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Co-operative Travel ‘must avoid future rifts with operators’

The Co-operative Travel business cannot risk a repeat of the breakdown in relations that followed Thomson Holidays’ commission cuts two years ago, managing director Mike Greenacre has admitted.

The group recently renegotiated a commercial deal with Thomson for sales through its network of just over 400 high-street agencies to fill a sales “void” left from cutting ties when the operator slashed agency payments in January 2006.

Greenacre said: “We cannot put ourselves in that risky position again. For us as a distributor it’s important to have control of content. If we continue to strengthen that relationship with operators then we lessen the risk we need to take as a tour operator.”

He revealed that no longer working with Thomson had had a negative impact on trading. “We did not retain all the customers we thought we would. It’s like not having Heinz baked beans on your shelf.”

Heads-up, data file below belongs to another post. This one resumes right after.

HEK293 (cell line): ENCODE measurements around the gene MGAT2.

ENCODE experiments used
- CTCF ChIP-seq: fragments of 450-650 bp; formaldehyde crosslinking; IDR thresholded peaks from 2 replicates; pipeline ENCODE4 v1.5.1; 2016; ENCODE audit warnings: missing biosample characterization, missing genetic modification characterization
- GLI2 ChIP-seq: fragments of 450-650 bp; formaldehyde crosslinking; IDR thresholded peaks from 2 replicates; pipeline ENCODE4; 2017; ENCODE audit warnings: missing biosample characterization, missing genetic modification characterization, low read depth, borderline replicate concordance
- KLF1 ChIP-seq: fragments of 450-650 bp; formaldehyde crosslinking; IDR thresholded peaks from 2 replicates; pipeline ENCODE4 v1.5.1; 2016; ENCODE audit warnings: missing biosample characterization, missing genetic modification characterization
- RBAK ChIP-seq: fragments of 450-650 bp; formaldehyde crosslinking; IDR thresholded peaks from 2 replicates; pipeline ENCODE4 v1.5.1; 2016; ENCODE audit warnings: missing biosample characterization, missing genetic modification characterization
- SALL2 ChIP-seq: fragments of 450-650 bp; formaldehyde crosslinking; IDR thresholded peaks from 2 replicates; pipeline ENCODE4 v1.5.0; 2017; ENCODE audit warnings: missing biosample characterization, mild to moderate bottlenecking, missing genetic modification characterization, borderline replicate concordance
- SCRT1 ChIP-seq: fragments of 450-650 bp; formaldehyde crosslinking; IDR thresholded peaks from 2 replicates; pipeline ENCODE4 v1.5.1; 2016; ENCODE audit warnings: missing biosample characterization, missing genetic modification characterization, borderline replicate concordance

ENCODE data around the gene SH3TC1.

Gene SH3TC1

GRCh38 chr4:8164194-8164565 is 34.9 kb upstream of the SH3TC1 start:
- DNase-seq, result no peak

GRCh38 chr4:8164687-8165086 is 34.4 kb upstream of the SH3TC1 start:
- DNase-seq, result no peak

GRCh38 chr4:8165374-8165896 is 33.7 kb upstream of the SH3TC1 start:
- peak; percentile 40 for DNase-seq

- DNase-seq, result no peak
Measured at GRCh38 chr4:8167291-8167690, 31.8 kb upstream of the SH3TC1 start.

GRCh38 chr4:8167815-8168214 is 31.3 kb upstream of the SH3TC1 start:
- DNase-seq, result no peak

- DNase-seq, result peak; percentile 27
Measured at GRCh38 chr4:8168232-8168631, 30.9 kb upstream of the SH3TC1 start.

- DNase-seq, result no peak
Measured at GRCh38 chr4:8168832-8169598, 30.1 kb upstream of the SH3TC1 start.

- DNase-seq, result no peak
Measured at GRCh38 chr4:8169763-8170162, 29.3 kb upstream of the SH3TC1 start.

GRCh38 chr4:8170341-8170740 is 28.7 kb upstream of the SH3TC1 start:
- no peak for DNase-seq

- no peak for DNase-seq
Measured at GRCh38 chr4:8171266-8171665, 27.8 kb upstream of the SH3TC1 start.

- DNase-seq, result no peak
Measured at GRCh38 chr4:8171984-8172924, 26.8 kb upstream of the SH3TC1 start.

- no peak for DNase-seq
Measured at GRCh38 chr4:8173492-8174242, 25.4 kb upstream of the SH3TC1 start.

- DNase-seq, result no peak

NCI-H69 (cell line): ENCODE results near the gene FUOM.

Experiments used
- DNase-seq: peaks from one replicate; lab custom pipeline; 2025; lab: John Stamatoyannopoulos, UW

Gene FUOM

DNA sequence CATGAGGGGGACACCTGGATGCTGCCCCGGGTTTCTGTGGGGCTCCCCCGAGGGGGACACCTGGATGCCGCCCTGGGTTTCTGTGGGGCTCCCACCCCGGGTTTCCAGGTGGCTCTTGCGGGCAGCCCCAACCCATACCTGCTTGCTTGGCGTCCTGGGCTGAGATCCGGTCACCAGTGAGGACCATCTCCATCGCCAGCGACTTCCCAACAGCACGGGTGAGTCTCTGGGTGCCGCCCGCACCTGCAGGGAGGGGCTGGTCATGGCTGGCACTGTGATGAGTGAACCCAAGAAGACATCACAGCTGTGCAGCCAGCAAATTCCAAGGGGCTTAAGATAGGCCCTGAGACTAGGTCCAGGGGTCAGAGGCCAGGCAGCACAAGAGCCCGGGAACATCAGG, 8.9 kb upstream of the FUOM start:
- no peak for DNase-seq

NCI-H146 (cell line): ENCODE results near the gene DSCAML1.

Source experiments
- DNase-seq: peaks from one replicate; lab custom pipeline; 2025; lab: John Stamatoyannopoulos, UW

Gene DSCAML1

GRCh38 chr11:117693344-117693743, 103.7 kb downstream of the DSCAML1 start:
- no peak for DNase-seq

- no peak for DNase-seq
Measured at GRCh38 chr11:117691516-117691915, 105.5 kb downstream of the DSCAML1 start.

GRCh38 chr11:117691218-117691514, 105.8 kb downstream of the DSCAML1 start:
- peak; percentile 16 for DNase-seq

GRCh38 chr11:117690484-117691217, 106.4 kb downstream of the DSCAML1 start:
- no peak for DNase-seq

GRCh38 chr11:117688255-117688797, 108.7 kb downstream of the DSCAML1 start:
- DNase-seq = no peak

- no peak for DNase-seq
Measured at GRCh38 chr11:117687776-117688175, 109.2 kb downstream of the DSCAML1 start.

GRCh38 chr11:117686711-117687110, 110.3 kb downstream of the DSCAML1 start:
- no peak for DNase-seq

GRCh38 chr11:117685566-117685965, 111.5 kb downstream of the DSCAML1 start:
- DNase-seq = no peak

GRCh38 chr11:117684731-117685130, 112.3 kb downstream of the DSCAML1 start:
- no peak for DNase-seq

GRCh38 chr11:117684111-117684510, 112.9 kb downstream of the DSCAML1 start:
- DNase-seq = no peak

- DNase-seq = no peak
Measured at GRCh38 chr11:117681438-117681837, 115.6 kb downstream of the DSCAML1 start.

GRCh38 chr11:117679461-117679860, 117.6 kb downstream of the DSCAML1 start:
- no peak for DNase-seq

Part of the reason for the new deal was the merger of First Choice and Thomson, he said. “It would be silly to have a relationship with First Choice and not Thomson. Thomas Cook is still our number one operator but it suited us as much as it suited them (Thomson) to come back to the table.”

Thomas Cook director of trade relations Marc Bennett said it did not have an issue with the new deal. “If we have to fight a bit harder then we are prepared to do so,” he said.

 

 




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